The Scout Law of Creating Traditional Content
After reading the links given at Professorbrey.com, I found that up bringing is something that has influenced my blogging process. There are three things that that stick out when I am trying to write traditional content blog. These three things are speak the way you write, write about what interests you, and remember The Scout Law.
Talking and Writing
What do I mean about talk the way you write? I mean talk the way you would write a paper for a class. Try not to use slang very much when talking to friends or relatives. I have noticed that talking this way has helped me when writing and that I tend to write more correct English when I do follow this.
The second thing that I do is try to write about things that interest me. If you come into a situation where you have to write about something that totally does not seem interesting; try to find something that relates to the subject that you are actually interested in. A high vested interest in some related to the subject will help the creative juices flow and will help add value to the written word.
When looking at the links Professor Brey proved on his site about key points for creating traditional content and sharing of the content, can be summed up by one thing in my opinion; The Scout Law. It is something that every Eagle Scout must know by heart and is something that I remember to this day. This twelve point list of words does seem redundant and out of place in social media. Let’s take closer look at how I think it fits in.
To relate this to blogging traditional content you have to be a reliable source of information for your readers and you have to gain their trust.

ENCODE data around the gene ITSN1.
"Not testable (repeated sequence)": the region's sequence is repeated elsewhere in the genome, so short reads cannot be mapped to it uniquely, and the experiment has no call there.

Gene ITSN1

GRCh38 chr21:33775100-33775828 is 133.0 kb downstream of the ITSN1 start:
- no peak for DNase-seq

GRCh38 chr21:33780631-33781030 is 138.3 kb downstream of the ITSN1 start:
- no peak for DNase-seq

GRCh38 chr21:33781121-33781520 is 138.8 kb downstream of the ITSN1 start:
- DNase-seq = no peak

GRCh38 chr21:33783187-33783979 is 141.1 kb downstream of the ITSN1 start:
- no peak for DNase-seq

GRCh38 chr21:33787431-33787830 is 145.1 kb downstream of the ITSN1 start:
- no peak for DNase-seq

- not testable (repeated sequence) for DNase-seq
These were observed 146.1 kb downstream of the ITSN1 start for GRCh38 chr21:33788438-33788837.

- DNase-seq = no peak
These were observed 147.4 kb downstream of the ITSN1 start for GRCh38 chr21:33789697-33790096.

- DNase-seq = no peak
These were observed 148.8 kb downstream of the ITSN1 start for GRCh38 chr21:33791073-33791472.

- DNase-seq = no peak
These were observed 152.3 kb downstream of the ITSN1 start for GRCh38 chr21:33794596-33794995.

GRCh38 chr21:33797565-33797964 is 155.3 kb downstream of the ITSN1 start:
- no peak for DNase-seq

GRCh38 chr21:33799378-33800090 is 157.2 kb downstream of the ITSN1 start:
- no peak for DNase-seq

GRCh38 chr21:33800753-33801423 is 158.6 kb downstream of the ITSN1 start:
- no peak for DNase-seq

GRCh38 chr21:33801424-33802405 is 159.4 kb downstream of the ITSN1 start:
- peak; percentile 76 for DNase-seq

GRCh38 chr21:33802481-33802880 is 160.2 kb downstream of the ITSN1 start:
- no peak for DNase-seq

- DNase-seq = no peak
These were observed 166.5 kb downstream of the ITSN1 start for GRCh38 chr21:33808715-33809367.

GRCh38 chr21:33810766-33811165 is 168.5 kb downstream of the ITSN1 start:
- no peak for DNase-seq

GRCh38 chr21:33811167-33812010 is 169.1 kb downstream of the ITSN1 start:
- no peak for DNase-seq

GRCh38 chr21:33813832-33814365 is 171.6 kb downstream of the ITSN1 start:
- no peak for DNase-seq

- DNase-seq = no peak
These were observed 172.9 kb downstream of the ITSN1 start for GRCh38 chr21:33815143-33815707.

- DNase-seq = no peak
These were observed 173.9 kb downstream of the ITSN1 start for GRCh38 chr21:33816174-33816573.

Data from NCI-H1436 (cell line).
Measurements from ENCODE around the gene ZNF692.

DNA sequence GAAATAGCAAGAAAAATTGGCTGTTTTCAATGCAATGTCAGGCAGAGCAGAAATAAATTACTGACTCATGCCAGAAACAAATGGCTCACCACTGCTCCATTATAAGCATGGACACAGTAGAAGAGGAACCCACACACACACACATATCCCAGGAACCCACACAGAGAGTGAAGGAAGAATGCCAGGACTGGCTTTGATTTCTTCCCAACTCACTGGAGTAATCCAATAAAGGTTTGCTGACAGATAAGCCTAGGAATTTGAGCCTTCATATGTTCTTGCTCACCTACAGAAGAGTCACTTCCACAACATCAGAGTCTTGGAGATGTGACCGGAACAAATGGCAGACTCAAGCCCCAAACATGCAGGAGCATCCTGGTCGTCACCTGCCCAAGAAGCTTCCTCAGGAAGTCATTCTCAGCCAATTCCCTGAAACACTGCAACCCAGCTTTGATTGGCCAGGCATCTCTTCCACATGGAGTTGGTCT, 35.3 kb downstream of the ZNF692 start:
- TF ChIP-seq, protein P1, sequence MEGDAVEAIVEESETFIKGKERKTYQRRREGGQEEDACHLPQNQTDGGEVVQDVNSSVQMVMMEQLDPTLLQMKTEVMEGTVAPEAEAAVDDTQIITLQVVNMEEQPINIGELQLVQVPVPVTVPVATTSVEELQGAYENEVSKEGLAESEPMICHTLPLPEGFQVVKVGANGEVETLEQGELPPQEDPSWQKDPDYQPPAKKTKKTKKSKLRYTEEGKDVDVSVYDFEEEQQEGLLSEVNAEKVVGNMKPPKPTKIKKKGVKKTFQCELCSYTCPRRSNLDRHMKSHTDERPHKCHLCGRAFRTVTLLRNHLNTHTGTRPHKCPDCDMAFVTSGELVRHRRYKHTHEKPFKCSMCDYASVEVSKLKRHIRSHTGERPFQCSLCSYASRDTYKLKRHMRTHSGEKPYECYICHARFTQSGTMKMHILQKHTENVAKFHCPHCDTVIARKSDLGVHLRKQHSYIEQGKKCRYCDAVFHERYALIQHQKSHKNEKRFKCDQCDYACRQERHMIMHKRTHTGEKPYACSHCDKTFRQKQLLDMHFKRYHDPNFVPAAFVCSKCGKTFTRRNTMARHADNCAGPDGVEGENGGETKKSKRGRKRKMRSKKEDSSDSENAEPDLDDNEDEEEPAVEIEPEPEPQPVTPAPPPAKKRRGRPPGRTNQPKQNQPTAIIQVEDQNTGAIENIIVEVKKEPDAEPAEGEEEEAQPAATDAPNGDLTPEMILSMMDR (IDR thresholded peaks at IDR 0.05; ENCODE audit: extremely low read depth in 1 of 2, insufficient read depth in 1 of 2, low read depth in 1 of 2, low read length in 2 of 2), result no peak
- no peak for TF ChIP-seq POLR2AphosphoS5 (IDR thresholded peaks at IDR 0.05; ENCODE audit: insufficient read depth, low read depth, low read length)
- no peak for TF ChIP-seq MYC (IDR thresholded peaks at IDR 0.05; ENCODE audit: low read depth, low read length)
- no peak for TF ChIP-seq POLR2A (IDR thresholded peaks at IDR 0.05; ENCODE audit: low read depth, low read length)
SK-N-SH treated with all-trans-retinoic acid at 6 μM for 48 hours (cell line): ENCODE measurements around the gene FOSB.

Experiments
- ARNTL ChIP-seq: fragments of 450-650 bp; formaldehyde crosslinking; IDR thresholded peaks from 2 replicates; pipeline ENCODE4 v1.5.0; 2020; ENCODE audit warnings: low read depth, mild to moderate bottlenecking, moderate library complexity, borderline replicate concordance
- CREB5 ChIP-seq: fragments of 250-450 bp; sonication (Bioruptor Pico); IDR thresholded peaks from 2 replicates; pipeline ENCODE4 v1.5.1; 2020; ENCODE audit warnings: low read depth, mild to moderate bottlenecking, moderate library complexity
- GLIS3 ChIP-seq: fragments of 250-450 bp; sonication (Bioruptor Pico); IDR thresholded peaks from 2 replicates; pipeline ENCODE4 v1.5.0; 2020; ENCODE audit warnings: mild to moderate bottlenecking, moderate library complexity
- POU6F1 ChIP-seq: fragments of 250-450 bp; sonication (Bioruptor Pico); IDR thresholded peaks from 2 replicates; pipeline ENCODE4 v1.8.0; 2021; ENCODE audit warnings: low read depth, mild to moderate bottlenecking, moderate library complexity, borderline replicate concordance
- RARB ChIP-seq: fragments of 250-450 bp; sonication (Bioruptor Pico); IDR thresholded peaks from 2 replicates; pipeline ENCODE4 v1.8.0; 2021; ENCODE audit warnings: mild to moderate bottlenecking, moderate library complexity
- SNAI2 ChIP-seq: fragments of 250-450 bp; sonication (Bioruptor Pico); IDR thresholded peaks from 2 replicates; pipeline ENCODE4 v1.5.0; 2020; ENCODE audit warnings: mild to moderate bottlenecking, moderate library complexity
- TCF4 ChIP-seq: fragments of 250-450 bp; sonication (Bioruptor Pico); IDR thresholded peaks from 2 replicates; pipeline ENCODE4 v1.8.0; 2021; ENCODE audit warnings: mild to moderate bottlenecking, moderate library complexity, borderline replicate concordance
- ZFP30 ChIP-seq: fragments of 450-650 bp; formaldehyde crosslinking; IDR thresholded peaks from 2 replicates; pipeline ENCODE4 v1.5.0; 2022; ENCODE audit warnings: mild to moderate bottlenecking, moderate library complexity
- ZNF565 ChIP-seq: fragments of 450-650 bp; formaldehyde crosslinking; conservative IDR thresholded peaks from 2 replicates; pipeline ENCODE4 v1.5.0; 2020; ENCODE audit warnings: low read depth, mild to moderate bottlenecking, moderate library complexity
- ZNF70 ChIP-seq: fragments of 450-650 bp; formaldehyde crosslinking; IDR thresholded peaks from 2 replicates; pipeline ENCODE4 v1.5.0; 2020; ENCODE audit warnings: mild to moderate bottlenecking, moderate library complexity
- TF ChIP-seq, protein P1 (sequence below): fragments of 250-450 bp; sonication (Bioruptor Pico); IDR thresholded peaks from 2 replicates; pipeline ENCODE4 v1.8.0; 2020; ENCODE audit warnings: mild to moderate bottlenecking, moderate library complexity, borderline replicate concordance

Be constant in devotion or regard to your readers. Try to make a schedule of when posts are to be made, this way your readers know when to come look for a new post.
Use keywords and tags to be a useful place of information to your readers and others searching for information.
Don’t be hostile. This does not mean that you cannot post negative comments about something, but instead it means don’t be so negative that people won’t continue to read the post or other posts.
Try to find all points of view on a subject you could be blogging about and possibly give both sides.
You are an individual representative of your brand or the brand you are blogging for. IN simple terms know your voice.
Have a willingness to obey and give your readers what they want.
Be sure to encourage your readers to respond and to research some information on their own.
It is defined as economical management, but it is all about saving money a time of your readers.
Don’t be afraid to post or stand your ground. Some people don’t blog because they are just not brave enough to post what they think.
When looking at this one I always think to write it so the most amount of people will find it entertaining without using offensive words.
I think of this as being respectful of where you get your information from for your blog post and respecting others opinions on the subject. The listing of sites that your blog pulls information from as a link will also help with linking to trusted sites. This relates all the way back to trustworthy and coming full circle when writing.
This is just how I think during creating traditional content and people always think differently. My best advice for everyone is to find a style that best fits you.
Sources of my Information
- Why Your Content is Not Shared
- 55 Interesting Social Media Infographics
- Content Strategy is Key
- Creating RE-usable Content
This entry was posted on September 26, 2011 by ericwardlaw. It was filed under Insights and was tagged with blog, Boy Scouts of America, BSA, law, Media, scout, Scout Law, Scouts, Social, Social Media, traditional content.